Cervical cancer is the fourth most common cancer in women around the world, and HPV types 16 and 18 are responsible for about 70% of cases (
1). The HPV vaccine was initially developed in 2006 to be given in three doses over six months, but many countries are now moving to a two-dose schedule for adolescents ( 2).
Persistent infection with a high-risk human papillomavirus type is necessary for cervical cancer. Two human papillomavirus vaccines are available, a bivalent vaccine with antigens for human papillomavirus 16 and 18 associated with 70-80% of cervical cancers globally (Cervarix), and a quadrivalent vaccine that additionally contains antigens for human papillomavirus 6 and 11 associated with most cases of anogenital warts (Gardasil) (
3- 5). Female participants receiving three doses of either vaccine in trials were protected against persistent infection and pre-cancerous lesions associated with human papillomavirus 16 and 18. Universal human papillomavirus vaccination of girls before their sexual debut has been found to be cost effective in both developed and developing countries. However, the high cost of purchase and delivery of vaccine has been a barrier to more widespread implementation ( 4, 5).
Data from the Costa Rica vaccine trial that involved 7499 patients, the patricia trial that involved 18 644 patients, and the Future I and II clinical trials that involved 17 622 patients showed that two doses protect against HPV in much the same way as a three-dose schedule (
A two-dose human papillomavirus vaccination program is expected to substantially decrease the incidence of human papillomavirus-related cancers and anogenital warts. If the duration of protection of a two-dose schedule is at least 20 years, then the additional benefit of the third dose is minimal, regardless of whether the vaccine provides cross protection. A two-dose schedule giving 20 years’ protection may be sufficient to eliminate human papillomavirus 6/11-associated anogenital warts, so a third dose may have little or no long-term benefit in terms of protection against warts. If the duration of protection with a two-dose schedule is only 10 years, then the benefit of a third dose in terms of reduction in all the examined human papillomavirus-related endpoints is greater, although it is still much smaller than the benefit of the first two doses (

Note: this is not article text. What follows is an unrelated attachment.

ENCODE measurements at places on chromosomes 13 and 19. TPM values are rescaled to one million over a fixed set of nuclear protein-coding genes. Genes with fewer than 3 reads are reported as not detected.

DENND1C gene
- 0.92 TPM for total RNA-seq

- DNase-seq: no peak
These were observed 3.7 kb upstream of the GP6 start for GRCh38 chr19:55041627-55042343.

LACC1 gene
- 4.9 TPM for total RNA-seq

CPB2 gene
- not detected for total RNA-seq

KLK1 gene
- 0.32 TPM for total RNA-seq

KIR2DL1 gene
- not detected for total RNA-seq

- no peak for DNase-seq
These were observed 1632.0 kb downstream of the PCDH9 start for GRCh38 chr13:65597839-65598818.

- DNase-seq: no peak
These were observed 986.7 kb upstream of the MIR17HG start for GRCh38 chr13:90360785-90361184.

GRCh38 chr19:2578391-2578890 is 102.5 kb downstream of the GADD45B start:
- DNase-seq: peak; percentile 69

Overall conclusions are also similar if a bivalent vaccine is used instead of a quadrivalent vaccine. Giving a third dose is still cost effective only if it extends the duration of protection by the vaccine from ten years to a lifetime. The assumed superior cross protection and lower vaccine cost of the bivalent vaccine partially compensate for the loss of protection against warts and recurrent respiratory papillomatosis. If a discount rate of 1.5% per annum instead of 3.5% per annum is used, then the third dose becomes slightly more cost effective, because outcomes that occur further in the future and are prevented by having a longer duration of protection, are valued more (
Also, conclusions are the same for the bivalent vaccine, although the cost effectiveness of two versus three dose schedules differ slightly owing to differing cross protection and protection against warts. Also, evidence about the efficacy and immunogenicity of two doses of each of the two vaccines is not equivalent. For example, no clinical efficacy data using two doses of the quadrivalent vaccine is available (
According to the available data from the UK and Canada, dynamic data take into account indirect (herd) vaccine protection due to reduced transmission of human papillomavirus. Herd protection is likely to be a substantial contributor to the impact of two-dose programs with less than lifetime duration of protection. Data also incorporate the full range of human papillomavirus-related outcomes, including cervical cancer (and its precursors), other cancers and anogenital warts. The consistency of results between the two data, despite differences in underlying human papillomavirus epidemiology represented in each of them, suggests that the main conclusions are generalizable to other high-income countries with similar human papillomavirus epidemiology. However, caution is needed in interpreting the results for poor resource settings owing to differences in sexual behavior, human papillomavirus epidemiology, cervical screening coverage and healthcare costs. Similar analyses for these settings are a priority, particularly following the strategic advisory group of experts on immunization’s global recommendation of two-dose schedules (
In fact, in April 2014, the world health organization (WHO) strategic advisory group of experts recommended a two-dose HPV schedule for girls if the vaccination series is initiated before the age of 15 (
It seems that, in Iran, the inclusion of HPV vaccine in the expanded program on immunization (EPI) is the most important task. Priority vaccination in young women and research studies in relation to vaccine efficacy and effectiveness especially in girls under 10 years of age should be performed.